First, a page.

As the talk came to a close, we had the opportunity explore the written tradition and to decode a bit of Ladino. It was interesting to learn that most of the time, Ladino can be written in using three different methods: Rashi script, Square script or Solitro script (a cursive method of writing letters) (see below).
Rashi script, Square script and Solitro script
Following Dr. Brodsky’s talk, we hosted community workshop lead by Zachary Paul Levine, Curator at the Jewish Historical Society of Greater Washington. The JHSGW is currently in the process of planning their new regional Jewish museum (projected opening 2020) and its core exhibition. As part of that process, they are turning to the community for thoughts on which objects and themes should be included and explored more deeply. Before moving into an introduction to the institution and its vision for the future, Dr. Levine had us all go around and place post-its on images of our favorite objects displayed on posters around the room. After introducing the JHSGW, Dr. Levine told us the story behind each of the objects displayed. However, he presented them in thematic sets and it was up to the audience to determine if they felt that the object fit into its current category. Overall, the workshop got us thinking, talking, and sharing ideas for this new project.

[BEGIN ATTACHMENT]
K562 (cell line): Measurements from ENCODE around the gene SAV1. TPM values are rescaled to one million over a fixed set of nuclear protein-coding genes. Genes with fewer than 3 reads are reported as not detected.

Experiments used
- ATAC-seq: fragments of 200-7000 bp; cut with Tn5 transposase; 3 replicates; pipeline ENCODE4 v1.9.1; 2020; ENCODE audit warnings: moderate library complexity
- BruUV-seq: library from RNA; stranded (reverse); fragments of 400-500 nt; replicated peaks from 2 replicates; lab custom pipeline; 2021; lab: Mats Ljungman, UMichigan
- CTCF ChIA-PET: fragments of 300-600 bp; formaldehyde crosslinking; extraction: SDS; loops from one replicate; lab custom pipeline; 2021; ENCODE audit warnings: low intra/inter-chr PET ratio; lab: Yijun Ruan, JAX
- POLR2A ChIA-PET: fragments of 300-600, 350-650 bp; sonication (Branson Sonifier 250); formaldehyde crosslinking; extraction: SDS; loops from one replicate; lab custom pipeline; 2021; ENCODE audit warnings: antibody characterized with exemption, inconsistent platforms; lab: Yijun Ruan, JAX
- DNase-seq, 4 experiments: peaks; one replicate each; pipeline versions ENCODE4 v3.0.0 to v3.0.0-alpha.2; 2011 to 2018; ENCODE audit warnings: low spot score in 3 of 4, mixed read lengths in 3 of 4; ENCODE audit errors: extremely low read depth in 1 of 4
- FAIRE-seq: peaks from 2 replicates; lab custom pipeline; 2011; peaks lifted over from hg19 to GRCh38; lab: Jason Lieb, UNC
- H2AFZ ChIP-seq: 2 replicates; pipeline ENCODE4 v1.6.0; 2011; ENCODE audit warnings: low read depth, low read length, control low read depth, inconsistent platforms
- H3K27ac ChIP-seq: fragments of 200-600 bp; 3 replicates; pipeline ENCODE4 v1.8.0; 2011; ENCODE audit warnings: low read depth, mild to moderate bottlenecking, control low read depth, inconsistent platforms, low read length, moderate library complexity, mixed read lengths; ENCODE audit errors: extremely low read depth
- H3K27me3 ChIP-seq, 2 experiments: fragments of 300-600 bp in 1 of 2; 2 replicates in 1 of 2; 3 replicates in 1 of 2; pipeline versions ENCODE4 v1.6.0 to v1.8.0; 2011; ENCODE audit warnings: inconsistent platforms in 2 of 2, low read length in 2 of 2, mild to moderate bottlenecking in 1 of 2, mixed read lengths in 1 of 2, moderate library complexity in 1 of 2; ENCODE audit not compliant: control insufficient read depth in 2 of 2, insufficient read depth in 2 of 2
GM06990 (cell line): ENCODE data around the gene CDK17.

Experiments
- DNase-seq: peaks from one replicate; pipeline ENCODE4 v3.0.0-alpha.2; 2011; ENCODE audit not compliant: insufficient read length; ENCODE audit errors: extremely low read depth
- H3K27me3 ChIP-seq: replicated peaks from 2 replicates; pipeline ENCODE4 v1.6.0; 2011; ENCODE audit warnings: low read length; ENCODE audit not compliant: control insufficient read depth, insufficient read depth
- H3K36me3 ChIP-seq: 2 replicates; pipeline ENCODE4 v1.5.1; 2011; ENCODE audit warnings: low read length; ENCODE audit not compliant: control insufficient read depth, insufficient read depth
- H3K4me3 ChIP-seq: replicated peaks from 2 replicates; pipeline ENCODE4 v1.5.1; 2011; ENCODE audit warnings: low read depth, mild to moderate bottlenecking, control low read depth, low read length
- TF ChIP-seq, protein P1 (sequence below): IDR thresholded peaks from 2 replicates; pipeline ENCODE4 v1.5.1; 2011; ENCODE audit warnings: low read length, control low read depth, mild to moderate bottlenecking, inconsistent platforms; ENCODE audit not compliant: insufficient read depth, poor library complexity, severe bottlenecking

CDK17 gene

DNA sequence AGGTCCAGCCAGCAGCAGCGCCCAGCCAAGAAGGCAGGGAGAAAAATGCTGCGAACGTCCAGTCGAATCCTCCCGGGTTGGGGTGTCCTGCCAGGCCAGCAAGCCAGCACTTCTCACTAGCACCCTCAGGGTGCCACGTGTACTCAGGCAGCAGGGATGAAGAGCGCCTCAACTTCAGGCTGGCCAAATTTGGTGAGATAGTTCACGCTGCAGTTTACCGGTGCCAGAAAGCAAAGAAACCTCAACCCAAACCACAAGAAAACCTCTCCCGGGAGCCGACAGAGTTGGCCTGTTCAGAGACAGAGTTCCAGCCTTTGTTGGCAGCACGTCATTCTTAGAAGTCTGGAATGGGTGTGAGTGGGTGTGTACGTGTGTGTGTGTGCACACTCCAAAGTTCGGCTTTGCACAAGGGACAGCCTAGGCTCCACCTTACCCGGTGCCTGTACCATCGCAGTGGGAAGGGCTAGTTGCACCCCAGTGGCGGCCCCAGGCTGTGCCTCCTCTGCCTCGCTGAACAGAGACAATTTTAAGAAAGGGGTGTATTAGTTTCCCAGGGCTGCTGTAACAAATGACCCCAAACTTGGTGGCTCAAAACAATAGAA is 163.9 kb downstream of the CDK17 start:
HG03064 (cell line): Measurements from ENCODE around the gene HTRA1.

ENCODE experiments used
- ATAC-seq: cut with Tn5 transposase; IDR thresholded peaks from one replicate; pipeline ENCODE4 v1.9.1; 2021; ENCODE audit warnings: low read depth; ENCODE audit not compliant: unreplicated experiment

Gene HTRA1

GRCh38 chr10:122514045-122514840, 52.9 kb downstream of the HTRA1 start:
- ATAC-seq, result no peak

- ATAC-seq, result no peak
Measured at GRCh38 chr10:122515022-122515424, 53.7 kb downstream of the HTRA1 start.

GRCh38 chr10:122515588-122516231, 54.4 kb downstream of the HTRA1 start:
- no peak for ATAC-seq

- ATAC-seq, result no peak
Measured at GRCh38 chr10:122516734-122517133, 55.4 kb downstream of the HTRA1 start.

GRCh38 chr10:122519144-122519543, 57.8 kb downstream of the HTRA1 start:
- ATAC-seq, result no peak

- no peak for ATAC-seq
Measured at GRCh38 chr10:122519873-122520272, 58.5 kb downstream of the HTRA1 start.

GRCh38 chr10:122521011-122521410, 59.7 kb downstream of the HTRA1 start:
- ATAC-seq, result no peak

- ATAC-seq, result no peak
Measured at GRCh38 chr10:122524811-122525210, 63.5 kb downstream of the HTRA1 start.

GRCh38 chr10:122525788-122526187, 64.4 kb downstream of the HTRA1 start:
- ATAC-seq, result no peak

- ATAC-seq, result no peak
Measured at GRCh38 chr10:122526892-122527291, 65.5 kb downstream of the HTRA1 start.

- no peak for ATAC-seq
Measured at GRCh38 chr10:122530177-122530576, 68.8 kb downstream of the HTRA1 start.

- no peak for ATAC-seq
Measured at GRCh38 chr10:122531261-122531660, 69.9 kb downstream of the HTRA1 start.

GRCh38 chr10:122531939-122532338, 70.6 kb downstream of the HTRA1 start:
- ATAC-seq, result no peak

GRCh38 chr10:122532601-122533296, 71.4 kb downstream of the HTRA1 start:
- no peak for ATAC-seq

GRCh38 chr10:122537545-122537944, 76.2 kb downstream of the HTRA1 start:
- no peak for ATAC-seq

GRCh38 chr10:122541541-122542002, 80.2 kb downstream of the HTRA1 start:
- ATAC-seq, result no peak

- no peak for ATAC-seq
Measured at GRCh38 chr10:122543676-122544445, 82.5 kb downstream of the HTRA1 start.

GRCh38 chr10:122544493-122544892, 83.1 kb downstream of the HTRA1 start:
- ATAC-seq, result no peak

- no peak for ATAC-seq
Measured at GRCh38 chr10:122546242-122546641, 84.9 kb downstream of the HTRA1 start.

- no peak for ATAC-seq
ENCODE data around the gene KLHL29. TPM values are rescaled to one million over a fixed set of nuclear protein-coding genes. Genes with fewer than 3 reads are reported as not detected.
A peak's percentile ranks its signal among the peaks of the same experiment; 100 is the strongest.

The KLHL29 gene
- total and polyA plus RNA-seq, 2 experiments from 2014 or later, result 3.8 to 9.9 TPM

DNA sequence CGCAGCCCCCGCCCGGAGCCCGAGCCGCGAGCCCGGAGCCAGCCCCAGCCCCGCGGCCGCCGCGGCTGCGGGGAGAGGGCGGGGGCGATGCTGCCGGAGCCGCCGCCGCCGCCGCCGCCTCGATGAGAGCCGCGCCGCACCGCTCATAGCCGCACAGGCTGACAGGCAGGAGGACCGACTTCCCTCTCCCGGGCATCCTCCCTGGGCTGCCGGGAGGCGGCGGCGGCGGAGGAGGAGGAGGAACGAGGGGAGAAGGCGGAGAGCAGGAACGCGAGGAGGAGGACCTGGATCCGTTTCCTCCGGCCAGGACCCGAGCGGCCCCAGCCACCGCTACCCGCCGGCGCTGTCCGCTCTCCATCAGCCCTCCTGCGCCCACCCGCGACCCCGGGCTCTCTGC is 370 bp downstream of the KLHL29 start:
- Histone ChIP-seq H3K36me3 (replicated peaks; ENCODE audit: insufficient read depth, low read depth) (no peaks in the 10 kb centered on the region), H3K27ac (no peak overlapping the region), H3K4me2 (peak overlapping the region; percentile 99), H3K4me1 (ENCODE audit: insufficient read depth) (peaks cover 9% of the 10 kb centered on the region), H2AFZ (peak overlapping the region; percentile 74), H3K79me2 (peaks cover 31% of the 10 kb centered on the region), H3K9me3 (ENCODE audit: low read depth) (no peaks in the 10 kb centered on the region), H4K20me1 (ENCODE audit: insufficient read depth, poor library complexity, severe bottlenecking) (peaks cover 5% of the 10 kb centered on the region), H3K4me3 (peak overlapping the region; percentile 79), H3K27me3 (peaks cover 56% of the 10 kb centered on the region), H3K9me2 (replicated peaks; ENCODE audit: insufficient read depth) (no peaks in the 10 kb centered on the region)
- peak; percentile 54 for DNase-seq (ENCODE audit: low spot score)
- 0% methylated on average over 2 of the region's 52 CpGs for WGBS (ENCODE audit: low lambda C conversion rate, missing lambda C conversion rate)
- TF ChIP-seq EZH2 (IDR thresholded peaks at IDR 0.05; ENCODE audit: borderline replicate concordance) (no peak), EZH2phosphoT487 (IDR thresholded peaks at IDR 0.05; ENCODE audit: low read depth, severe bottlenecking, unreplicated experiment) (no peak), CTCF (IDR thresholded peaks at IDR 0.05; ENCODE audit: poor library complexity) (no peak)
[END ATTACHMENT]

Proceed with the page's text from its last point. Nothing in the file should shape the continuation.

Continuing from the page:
This workshop was one of the first events in our series of community programs. We have several upcoming programs that showcase community collaborations and accomplishments. Later this month, February 23, 2015 – March 8, 2015, we’ll be hosting “The Girl’s Photography Project” exhibit sponsored by CHAI: Comprehensive Housing Assistance Inc. in partnership with Wide Angle Media. In 2014, 15 African American and Orthodox Jewish girls ages 10-14 participated in a series of workshops that enabled them to learn about each other’s perspectives living in their northwest Baltimore City community. They learned to use a camera, take quality photos and most importantly, got to know one another while gaining an understanding of each other’s life experiences. The photos in this exhibit feature their viewpoints and are truly one of a kind. We invite everyone to join us for the reception on March 1at 1pm!
A Sneak Peek at “My Family Story” objects.
Later in March JMM celebrates Jewish family history with another special exhibit. Over the past few months, the JMM has worked with middle school students from Beth Tfiloh on an exciting and creative education program, My Family Story. In this inspiring program, students work with museum staff to investigate their family roots and discover deeper connections to larger issues of American Jewish history, community, Jewish identity and Israel. Their exploration culminates in an artistic expression that creatively represents their family’s history. We are greatly looking forward to showcasing all of the students’ work and invite you to join us for a reception on the evening of March 12th at 7pm.
A blog post by Carolyn Bevans, Museum Educator and Programs Associate. To read more posts from Carolyn, click HERE.